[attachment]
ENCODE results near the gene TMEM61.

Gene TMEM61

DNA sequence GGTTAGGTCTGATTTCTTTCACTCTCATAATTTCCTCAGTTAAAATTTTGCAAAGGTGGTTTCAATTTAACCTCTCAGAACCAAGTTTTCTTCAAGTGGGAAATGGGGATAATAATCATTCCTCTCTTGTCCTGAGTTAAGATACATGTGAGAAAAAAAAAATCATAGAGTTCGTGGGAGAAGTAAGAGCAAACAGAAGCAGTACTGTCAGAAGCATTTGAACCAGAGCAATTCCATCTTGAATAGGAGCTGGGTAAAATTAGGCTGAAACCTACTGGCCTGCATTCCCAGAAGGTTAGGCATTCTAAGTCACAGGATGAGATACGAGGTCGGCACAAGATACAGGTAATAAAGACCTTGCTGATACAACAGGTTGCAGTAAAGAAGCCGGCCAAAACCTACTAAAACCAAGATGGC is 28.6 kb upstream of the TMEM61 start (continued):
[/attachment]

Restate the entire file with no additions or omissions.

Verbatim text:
ENCODE results near the gene TMEM61.

Gene TMEM61

DNA sequence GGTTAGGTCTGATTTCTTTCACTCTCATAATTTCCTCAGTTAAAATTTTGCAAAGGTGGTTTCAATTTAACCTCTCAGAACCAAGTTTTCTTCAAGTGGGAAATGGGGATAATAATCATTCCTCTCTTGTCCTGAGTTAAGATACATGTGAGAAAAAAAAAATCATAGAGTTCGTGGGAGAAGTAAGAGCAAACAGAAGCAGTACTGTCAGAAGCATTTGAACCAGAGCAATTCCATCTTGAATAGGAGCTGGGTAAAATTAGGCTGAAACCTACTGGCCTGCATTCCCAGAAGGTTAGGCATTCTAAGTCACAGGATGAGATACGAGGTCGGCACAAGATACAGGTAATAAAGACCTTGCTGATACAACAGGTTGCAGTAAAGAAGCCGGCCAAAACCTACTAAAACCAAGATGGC is 28.6 kb upstream of the TMEM61 start (continued):